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Do Tea Drinkers Live Longer?

Posted by Gaynor Birkhead on

Do Tea Drinkers Live Longer?

Are you looking for a way to stay healthy and live longer? Well, there are numerous healthy lifestyles that you can embrace to achieve your goal to live longer in fantastic health. Most times, the things we need to stay healthy are all around us, and we should not always depend on medication for our wellness.

There are several herbs that you can incorporate into your daily lifestyles in addition to eating healthy. You should consider pouring yourself a cup of tea now and then.

Association between habitual tea consumption life expectancy

Several pieces of research have revealed that tea drinkers are less likely to develop cardiovascular diseases than non-tea drinkers. The European Journal of Preventive Cardiology suggests that people who drink tea three or more times are more likely to live longer than their non-drinking counterparts.

Chinese researchers tracked tea consumption while monitoring the cardiovascular health of over 100,000 Chinese adults with no history of cancer, stroke, or heart disease.

"Habitual tea consumption is associated with lower risks of cardiovascular disease and all-cause death," said Dr Xinyan Wang, Chinese Academy of Medical Sciences, Beijing, China. "The favourable health effects are the most robust for green tea and long-term habitual tea drinkers."


Participants of the China-PAR were classified into two groups: non-habitual tea drinkers (less than 3 times a week) and habitual tea drinkers (3 or more times a week). The participants were observed for more than 7 years.

The research revealed an association between habitual tea consumption and a longer life expectancy. Habitual tea drinkers in both surveys were found to have a 56% lower risk of developing fatal heart disease and stroke, and 29% reduced risk of all-cause death, according to the report.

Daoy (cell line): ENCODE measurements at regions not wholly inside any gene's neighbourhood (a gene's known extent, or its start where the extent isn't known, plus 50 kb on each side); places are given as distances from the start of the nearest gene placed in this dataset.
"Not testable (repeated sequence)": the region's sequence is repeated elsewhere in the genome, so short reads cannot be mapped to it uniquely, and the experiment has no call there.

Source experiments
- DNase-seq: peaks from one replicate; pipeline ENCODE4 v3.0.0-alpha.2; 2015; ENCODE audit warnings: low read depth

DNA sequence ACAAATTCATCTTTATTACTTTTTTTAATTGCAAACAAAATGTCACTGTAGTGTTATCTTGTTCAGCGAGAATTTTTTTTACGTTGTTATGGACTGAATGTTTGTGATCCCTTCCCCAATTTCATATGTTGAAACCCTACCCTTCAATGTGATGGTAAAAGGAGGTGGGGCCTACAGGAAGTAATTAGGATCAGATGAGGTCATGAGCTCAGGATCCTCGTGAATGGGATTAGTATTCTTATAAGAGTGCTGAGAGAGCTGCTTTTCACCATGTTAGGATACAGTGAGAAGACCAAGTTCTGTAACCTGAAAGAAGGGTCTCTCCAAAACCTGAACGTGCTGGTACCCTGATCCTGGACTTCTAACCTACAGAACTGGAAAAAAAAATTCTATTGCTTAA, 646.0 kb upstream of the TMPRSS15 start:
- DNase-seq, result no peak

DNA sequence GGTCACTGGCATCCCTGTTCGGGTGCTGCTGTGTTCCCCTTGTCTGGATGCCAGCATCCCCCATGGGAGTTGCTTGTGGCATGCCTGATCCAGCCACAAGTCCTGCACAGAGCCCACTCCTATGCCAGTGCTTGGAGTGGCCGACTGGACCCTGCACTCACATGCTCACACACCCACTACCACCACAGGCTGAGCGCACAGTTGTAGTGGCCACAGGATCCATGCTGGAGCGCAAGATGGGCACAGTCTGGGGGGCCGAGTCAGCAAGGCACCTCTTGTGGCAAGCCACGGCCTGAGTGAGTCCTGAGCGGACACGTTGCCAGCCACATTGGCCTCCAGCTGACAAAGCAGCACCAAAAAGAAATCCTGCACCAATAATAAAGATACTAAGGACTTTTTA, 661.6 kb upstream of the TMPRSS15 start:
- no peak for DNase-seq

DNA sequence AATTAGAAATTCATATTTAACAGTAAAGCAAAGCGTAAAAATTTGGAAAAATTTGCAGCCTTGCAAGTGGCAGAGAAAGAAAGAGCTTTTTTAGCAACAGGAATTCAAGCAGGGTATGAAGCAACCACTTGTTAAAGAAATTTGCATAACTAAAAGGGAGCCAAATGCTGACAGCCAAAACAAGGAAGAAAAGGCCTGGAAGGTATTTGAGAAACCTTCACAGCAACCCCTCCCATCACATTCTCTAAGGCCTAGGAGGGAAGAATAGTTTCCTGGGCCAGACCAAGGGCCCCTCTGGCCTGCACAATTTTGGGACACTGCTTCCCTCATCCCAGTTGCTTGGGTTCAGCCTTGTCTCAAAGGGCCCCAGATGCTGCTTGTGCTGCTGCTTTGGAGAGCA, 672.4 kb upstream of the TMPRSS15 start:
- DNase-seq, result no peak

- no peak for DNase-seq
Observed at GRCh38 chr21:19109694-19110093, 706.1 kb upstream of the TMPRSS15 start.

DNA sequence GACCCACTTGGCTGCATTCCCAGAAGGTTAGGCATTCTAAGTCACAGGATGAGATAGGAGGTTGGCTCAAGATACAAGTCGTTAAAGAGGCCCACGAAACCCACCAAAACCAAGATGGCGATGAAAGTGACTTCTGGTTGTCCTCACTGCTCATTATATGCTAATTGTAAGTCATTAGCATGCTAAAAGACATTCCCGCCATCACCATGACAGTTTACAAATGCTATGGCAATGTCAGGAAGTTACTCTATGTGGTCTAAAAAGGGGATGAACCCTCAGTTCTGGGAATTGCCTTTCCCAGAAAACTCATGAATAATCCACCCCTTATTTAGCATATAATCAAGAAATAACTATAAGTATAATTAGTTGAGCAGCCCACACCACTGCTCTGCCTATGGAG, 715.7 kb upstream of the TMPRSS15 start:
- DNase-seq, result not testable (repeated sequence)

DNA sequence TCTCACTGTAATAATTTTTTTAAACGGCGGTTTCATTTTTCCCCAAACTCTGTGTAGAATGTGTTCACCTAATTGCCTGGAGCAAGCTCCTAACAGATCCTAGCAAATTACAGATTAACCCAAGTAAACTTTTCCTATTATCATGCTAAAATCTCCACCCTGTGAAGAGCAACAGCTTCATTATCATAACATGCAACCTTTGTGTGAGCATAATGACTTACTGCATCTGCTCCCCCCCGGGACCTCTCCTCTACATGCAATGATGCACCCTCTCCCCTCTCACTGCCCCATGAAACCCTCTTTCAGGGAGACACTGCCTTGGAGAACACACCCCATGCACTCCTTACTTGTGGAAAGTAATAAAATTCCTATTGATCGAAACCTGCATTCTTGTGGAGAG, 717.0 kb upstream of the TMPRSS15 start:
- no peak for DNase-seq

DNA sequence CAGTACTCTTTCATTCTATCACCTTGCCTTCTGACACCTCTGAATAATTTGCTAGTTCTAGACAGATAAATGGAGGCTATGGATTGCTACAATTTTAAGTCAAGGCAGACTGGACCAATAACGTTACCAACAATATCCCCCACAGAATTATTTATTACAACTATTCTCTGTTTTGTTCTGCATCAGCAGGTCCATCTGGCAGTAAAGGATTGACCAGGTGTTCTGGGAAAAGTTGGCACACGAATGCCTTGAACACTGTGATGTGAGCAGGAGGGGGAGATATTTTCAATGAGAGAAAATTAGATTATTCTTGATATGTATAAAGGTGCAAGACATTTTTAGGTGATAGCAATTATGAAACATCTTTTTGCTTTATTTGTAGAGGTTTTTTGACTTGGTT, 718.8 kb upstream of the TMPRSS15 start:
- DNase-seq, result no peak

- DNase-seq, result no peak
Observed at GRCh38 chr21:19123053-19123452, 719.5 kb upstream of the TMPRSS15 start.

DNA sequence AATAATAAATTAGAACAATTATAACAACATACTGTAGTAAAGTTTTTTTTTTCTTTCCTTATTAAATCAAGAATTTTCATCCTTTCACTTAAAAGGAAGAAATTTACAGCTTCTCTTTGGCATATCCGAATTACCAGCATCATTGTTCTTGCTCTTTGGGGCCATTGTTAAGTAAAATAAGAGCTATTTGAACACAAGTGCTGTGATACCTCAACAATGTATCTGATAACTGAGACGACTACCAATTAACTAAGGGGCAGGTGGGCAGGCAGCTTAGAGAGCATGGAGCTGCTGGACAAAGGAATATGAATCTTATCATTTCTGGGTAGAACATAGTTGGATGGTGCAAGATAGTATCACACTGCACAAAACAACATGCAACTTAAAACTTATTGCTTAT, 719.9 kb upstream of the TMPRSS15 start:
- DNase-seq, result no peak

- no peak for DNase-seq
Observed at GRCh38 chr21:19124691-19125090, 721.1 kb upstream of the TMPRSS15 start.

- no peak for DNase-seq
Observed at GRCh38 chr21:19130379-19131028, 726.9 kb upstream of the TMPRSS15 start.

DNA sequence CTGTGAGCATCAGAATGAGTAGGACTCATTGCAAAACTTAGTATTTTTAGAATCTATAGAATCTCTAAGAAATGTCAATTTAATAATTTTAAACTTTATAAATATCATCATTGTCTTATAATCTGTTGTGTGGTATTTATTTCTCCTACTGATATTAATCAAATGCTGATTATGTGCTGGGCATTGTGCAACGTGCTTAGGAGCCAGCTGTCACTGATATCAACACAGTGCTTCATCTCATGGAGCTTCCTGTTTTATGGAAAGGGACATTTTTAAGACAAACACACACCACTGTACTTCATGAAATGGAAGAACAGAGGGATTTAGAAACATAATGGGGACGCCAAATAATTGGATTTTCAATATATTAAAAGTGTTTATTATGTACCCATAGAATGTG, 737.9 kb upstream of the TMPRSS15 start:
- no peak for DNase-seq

Senior author Dr Dongfeng Gu, Chinese Academy of Medical Sciences, said: "The protective effects of tea were most pronounced among the consistent habitual tea drinking group. Mechanism studies have suggested that the main bioactive compounds in tea, namely polyphenols, are not stored in the body long-term. Thus, frequent tea intake over an extended period may be necessary for the cardioprotective effect."

Green tea is better

Further analysis was carried out based on the type of tea, and green tea drinkers were found to have 25% lower risks of fatal heart disease and stroke, and all-cause death. As for black tea, there were no significant observations made.


Dr Gu suggested that people East Asia preferred green tea. "In our study population, 49% of habitual tea drinkers consumed green tea most frequently, while only 8% preferred black tea. The small proportion of habitual black tea drinkers might make it more difficult to observe robust associations, but our findings hint at a differential effect between tea types."